Domus Almanac 1943, <em>Fotografia. Prima rassegna dell’attività fotografica italiana</em> [Photography. First review of photography in Italy]. Left, photo by Franco Grignani. Right, photo by Giuseppe Cavalli
Domus Almanac 1943, Fotografia. Prima rassegna dell’attività fotografica italiana [Photography. First review of photography in Italy]. Left, photo by Franco Grignani. Right, photo by Giuseppe Cavalli
The collaboration between photography and cinema lived in the debate that animated the field in such magazines as Cinema and Bianco e Nero [Black and White] but also in practices relating to documentary filmmaking and photo-journalism. In his essay in the almanac, Federico Patellani stated precisely that the experience of "new formula" photojournalism — as he had experienced it in his collaboration with the weekly magazine Tempo [Time] since 1939 — was subverting the relationship between photography and words by conferring a prominent communicative function on the image thus imposing the new taste spread by documentary film and newsreels.

Significant contributions to the almanac were made by amateurs and professionals like Vincenzo Balocchi, Giuseppe Cavalli, Mario Finazzi, Alex Franchini Stappo, Ferruccio Leiss, and Federico Vender who, after the war, livened up the two large photographic clubs La Bussola and La Gondola .
Domus Almanac 1943, <em>Fotografia. Prima rassegna dell’attività fotografica italiana</em> [Photography. First review of photography in Italy]. Left, photo by Federico Vender. Right, photo by Albe Steiner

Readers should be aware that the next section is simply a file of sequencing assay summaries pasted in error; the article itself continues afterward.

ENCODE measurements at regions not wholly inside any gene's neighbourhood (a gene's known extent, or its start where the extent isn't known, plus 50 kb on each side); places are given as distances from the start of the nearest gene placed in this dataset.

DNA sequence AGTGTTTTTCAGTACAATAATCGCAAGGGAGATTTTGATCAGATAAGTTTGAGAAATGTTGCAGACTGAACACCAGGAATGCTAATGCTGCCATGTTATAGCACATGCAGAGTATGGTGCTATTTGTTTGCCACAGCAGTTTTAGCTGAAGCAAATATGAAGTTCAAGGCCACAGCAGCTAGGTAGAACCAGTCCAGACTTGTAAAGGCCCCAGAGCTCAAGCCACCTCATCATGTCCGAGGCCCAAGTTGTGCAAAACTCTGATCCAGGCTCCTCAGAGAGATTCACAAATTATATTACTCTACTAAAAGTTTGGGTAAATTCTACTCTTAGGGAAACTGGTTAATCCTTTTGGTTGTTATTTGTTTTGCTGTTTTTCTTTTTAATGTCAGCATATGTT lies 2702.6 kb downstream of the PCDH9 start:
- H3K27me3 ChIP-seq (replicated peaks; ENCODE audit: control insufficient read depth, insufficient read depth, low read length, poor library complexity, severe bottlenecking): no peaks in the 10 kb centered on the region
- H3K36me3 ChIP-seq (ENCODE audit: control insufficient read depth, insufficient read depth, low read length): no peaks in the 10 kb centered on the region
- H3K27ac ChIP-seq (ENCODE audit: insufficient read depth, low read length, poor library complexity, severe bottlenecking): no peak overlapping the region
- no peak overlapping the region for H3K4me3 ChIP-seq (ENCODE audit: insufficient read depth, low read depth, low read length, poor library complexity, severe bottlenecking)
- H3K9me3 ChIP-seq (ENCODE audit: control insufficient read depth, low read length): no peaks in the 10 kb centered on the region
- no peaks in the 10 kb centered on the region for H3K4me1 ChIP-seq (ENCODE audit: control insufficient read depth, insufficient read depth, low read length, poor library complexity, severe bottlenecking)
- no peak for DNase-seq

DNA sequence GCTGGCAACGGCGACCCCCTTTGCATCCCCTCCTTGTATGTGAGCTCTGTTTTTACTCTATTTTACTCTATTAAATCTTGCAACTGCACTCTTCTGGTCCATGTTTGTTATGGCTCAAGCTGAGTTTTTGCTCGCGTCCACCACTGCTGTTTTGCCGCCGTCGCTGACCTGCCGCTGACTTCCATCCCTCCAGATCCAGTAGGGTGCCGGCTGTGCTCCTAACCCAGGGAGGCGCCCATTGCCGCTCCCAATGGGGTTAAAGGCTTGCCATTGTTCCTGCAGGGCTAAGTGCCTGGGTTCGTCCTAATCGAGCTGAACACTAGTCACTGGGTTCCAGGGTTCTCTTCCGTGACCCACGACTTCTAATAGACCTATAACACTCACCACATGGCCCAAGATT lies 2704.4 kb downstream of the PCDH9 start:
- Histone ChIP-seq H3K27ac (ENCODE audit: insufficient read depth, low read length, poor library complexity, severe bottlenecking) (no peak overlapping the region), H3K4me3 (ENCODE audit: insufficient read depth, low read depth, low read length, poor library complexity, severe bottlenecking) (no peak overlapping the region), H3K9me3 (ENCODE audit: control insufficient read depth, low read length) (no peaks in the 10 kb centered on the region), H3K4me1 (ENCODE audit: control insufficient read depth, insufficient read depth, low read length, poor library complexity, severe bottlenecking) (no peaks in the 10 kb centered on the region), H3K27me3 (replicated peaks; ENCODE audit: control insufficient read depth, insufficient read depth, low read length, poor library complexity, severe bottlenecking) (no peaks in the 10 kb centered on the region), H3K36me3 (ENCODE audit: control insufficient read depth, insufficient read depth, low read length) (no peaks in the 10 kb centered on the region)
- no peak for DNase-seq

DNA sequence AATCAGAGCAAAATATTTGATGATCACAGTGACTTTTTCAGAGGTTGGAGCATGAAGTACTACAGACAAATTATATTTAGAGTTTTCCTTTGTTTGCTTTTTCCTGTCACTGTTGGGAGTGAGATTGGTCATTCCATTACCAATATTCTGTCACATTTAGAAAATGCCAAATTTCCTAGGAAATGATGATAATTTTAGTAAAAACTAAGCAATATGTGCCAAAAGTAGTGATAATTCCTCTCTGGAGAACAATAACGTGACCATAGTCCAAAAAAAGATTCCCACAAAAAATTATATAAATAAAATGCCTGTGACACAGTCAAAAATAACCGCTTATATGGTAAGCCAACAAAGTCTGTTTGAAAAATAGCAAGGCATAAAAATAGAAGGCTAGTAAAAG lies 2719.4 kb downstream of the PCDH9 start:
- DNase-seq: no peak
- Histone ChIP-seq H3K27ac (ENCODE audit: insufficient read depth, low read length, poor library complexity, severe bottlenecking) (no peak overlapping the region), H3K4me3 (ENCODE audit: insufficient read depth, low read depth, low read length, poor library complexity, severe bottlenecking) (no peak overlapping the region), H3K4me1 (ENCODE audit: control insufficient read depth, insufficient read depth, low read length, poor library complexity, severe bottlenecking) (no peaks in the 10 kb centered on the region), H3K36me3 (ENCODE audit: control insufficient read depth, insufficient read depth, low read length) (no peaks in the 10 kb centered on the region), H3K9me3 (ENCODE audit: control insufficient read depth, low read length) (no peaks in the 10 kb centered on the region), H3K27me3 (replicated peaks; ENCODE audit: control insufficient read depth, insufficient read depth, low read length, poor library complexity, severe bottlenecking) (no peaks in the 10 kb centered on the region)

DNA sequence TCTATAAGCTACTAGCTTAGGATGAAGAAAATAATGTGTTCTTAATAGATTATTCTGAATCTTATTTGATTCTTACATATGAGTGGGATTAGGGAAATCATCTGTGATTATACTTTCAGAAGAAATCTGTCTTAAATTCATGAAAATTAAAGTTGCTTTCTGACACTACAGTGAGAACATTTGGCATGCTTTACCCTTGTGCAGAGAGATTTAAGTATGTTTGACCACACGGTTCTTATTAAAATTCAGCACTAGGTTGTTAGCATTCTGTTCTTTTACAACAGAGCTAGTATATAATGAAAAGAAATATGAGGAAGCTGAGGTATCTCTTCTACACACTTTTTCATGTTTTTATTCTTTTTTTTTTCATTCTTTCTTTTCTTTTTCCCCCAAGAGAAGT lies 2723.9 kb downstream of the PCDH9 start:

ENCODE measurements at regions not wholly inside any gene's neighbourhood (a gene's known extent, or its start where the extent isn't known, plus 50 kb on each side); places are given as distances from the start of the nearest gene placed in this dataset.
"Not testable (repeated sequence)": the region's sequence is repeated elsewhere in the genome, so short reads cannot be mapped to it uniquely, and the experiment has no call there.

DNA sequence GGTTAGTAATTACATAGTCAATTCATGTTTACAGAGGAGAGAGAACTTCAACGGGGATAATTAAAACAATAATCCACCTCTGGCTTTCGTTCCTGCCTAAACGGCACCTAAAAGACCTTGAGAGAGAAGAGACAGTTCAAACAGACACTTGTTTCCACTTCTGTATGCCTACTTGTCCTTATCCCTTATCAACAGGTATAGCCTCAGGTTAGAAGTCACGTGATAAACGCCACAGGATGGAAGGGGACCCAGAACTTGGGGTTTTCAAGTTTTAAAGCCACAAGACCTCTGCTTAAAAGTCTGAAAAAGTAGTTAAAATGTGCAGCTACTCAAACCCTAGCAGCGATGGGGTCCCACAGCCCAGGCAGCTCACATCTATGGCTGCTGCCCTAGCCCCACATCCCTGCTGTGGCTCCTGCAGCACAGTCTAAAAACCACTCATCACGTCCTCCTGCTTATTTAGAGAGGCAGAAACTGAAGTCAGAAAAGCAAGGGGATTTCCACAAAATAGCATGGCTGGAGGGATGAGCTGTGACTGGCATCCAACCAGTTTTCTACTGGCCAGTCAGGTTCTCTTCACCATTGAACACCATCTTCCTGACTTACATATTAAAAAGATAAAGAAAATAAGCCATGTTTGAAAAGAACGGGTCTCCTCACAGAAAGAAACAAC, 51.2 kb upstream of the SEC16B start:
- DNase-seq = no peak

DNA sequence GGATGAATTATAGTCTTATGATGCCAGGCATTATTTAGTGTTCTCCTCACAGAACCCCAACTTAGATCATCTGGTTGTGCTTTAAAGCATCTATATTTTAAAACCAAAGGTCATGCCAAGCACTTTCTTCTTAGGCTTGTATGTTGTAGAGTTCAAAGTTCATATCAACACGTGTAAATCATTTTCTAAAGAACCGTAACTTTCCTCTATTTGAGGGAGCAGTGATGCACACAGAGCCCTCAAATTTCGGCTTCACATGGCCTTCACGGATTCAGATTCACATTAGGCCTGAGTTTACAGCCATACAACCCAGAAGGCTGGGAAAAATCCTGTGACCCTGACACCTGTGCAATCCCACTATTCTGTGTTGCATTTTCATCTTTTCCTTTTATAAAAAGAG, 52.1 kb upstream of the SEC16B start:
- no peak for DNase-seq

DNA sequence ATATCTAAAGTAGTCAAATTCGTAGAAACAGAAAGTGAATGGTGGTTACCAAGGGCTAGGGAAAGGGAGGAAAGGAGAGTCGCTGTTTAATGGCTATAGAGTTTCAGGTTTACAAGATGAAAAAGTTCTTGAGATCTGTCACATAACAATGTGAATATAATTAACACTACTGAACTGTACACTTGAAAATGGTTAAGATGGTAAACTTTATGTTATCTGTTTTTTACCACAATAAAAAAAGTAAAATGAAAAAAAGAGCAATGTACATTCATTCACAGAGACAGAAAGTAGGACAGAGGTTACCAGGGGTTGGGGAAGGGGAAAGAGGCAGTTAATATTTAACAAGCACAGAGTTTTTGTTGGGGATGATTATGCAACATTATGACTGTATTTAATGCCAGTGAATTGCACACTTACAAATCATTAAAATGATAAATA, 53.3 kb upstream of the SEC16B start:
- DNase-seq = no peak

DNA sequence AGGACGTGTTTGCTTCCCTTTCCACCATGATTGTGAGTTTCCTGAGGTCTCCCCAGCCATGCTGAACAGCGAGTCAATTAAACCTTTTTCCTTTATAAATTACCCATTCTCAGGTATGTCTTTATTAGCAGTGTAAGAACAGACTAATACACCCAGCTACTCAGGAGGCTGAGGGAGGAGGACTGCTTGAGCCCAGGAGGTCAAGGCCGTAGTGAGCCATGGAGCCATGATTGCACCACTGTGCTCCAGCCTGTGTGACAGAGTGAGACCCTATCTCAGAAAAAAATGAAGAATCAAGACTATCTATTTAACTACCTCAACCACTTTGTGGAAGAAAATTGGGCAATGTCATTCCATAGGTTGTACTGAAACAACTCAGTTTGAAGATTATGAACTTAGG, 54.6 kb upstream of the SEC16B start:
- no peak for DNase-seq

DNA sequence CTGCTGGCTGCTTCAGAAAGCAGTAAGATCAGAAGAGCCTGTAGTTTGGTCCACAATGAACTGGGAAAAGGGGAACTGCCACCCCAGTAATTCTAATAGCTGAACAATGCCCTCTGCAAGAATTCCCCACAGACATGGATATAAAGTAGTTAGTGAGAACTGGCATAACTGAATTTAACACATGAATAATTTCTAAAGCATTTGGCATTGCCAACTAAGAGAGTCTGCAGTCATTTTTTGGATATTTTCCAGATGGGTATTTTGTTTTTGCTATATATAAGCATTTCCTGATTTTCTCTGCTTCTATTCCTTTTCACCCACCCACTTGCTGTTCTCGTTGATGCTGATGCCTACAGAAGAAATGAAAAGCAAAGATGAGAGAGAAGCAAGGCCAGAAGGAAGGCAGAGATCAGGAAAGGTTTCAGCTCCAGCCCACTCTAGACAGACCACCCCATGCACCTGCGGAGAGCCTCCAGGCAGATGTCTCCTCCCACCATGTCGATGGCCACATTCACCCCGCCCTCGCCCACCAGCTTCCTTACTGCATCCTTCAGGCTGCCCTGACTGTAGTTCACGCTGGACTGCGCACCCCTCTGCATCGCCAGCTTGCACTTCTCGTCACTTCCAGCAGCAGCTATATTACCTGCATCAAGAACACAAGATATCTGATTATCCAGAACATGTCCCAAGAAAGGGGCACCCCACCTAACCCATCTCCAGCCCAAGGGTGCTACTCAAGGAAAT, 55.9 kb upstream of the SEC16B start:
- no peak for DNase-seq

Domus Almanac 1943, Fotografia. Prima rassegna dell’attività fotografica italiana [Photography. First review of photography in Italy]. Left, photo by Federico Vender. Right, photo by Albe Steiner
However, decisive importance was given to the world of graphics, with the presence in the almanac of Antonio Boggeri, Erberto Carboni, Franco Grignani, Bruno Munari, Remo Muratore, Marcello Nizzoli, Albe Steiner, and Luigi Veronesi. These were protagonists of the graphic and typographical renaissance in Italy since the 1930s, with the V Triennale of Milan in 1933, and the monthly Campo grafico [The graphics field], founded the same year by Attilio Rossi in Milan. The renaissance was also tied to photographic avant-garde experimentation included in the almanac with images by Veronesi, Grignani, Munari, and Muratore. These figures embodied the "experimental" tendencies toward abstraction in photography, which in Italy — but not in Germany — would also develop under fascism.
Domus Almanac 1943, <em>Fotografia. Prima rassegna dell’attività fotografica italiana</em> [Photography. First review of photography in Italy]. Left, photo by Carlo Mollino. Right, photo by Erberto Carboni
Domus Almanac 1943, Fotografia. Prima rassegna dell’attività fotografica italiana [Photography. First review of photography in Italy]. Left, photo by Carlo Mollino. Right, photo by Erberto Carboni


The most significant achievement of the experimentation involving graphics and photography, however, was that of Albe Steiner, responsible for the almanac's graphics and a leading figure in Italian visual culture since the mid-thirties. The continuous "contamination" among the fields of photography, graphics and design, also visible in the almanac, was reflected in its strong design-oriented dimension that enhanced the different languages — and had them interact — respecting their respective codes of expression.

The 1943 Fotografia almanac shows the entire range of the Italian experience, definitively closing the door on pictorialism and paving the way for the "modern" by rejecting preconceived ideas and placing particular emphasis on experimental practices and on the full technical and theoretical exploitation of the medium's possibilities. From then onwards, it would be a completely different story.